SELinux, also known as Security-Enhanced Linux, is a security feature embedded in the Linux kernel. SELinux leverages Mandatory Access controls (MAC) to confine users to certain rules and policies and prevents them from performing unauthorized tasks on the Linux system as specified by the IT administrator. SELinux comes in 3 different modes:
Enforcing – This is SELinux’s default installation at Installation. It enforces default policies on the system, logs actions, and denies access to some services.
Permissive – In this mode, policies will not be enforced, but violations will be logged and a warning triggered.
Disabled – As the name suggests, this implies that SELinux is turned off and security polices will no longer protect the server.
In this topic, you will learn how to disable SELinux temporarily and later permanently on CentOS 8 Linux.
How to temporarily disable SELinux on RHEL 8 / CentOS 8
Before you start disabling SELinux on CentOS 8, it’s prudent that you first check the status of SELinux.
To do so, run the command:
SELinux status: enabled SELinuxfs mount: /sys/fs/selinux SELinux root directory: /etc/selinux Loaded policy name: targeted Current mode: enforcing Mode from config file: enforcing Policy MLS status: enabled Policy deny_unknown status: allowed Max kernel policy version: 31
The output above shows that SELinux is enabled and set to enforcing mode.
# setenforce 0
Also, you can run the command.
# setenforce Permissive
However, this change is valid for the current runtime session only and do not persist between reboots.
How to permanently disable SELinux on RHEL 8 / CentOS 8
Instead of disabling SELinux, it is strongly recommended to change the mode to permissive. Disable SELinux only when required for the proper functioning of your application.
Perform the steps below to disable SELinux on your CentOS 8 system permanently:
# vi /etc/selinux/config
and set the SELinux attribute to disabled as shown below:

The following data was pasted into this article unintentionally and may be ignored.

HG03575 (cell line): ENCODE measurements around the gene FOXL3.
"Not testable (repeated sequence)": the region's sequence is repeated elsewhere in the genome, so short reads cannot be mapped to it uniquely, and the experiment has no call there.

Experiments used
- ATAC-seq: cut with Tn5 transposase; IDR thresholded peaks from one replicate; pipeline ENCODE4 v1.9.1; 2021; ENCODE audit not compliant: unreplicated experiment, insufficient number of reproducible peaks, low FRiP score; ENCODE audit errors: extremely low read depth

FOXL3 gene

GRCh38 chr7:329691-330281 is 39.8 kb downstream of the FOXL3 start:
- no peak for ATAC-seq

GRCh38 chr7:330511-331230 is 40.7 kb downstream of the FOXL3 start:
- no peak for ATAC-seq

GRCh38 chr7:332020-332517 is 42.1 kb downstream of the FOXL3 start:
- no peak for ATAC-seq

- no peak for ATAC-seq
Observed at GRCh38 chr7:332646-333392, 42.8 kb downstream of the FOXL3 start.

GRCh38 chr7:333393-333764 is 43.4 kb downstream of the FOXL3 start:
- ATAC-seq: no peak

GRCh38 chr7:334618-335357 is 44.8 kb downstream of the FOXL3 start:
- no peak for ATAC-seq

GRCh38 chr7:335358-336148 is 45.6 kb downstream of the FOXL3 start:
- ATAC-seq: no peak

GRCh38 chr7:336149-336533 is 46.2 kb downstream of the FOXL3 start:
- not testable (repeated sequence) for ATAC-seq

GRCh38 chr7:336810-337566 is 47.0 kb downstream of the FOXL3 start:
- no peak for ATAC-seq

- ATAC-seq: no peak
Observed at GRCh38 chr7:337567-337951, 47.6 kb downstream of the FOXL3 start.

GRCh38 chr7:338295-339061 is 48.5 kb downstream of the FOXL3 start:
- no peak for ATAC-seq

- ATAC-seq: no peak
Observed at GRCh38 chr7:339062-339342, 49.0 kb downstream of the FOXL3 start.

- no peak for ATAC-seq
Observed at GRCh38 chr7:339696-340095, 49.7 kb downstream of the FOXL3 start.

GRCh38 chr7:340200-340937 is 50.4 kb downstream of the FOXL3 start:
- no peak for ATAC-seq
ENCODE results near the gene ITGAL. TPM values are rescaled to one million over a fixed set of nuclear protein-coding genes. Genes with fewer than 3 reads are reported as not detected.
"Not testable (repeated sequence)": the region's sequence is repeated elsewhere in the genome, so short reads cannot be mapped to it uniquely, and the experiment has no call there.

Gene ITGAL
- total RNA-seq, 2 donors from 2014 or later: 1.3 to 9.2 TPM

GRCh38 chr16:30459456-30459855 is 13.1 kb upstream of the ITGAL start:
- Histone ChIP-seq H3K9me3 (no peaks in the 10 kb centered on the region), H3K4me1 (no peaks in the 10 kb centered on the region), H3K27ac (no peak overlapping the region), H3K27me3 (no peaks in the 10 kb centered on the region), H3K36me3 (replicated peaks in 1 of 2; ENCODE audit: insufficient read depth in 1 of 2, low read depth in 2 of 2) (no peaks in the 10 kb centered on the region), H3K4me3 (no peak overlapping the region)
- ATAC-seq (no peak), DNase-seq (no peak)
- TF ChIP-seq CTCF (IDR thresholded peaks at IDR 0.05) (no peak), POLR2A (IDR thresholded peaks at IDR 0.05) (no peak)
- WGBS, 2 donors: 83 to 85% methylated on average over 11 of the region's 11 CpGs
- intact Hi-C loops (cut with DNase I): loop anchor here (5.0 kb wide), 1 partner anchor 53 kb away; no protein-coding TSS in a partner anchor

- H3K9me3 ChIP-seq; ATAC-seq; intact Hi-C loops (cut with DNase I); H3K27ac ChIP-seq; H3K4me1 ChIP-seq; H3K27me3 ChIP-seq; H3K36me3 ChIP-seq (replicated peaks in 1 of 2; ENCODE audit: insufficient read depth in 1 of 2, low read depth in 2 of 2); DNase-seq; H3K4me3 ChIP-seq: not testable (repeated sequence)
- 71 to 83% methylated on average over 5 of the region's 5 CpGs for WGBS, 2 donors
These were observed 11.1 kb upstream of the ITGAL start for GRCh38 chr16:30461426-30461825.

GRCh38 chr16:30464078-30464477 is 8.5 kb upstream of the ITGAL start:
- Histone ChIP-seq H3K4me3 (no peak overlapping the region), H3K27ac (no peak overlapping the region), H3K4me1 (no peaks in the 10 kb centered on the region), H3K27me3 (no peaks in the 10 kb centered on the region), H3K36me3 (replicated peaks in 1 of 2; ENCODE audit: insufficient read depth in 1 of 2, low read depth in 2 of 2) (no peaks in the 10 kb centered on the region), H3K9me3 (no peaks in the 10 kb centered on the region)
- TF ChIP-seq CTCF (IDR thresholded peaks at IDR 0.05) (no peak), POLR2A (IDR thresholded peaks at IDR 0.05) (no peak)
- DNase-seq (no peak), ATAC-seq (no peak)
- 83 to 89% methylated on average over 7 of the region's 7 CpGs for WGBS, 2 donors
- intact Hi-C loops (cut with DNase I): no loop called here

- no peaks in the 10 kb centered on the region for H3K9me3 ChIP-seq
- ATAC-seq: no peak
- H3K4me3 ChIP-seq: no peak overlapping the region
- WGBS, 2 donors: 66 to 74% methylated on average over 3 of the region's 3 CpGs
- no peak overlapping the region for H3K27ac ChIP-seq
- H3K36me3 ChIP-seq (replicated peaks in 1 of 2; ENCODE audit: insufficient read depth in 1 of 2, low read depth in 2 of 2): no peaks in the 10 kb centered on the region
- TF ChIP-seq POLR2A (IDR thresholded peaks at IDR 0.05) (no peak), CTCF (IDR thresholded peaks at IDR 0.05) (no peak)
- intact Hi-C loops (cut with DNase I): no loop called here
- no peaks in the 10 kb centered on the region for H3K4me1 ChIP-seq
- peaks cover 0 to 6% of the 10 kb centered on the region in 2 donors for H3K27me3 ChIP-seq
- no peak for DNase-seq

# This file controls the state of SELinux on the system. # SELINUX= can take one of these three values: # enforcing - SELinux security policy is enforced. # permissive - SELinux prints warnings instead of enforcing. # disabled - No SELinux policy is loaded. SELINUX=disabled # SELINUXTYPE= can take one of these three values: # targeted - Targeted processes are protected, # minimum - Modification of targeted policy. Only selected processes are protected. # mls - Multi Level Security protection. SELINUXTYPE=targeted
Save the file and reboot the system:
# sudo shutdown -r now
When the system is booted, use the sestatus command to verify that SELinux has been disabled:
The output should look like this:
SELinux status: disabled
SELinux is a very crucial feature on CentOS 8 and helps in restricting unauthorized users from accessing certain services on the system.
In this guide, we demonstrated how you can disable SELinux on CentOS 8. Ideally, it’s always recommended to keep SELinux enabled with the exception of instances where you are configuring services that require SELinux to be disabled.
To learn more about the powerful features of SELinux, visit the CentOS SELinux guide.
If you have any questions or feedback, please leave a comment below.
See also: How to Disable SELinux on CentOS 7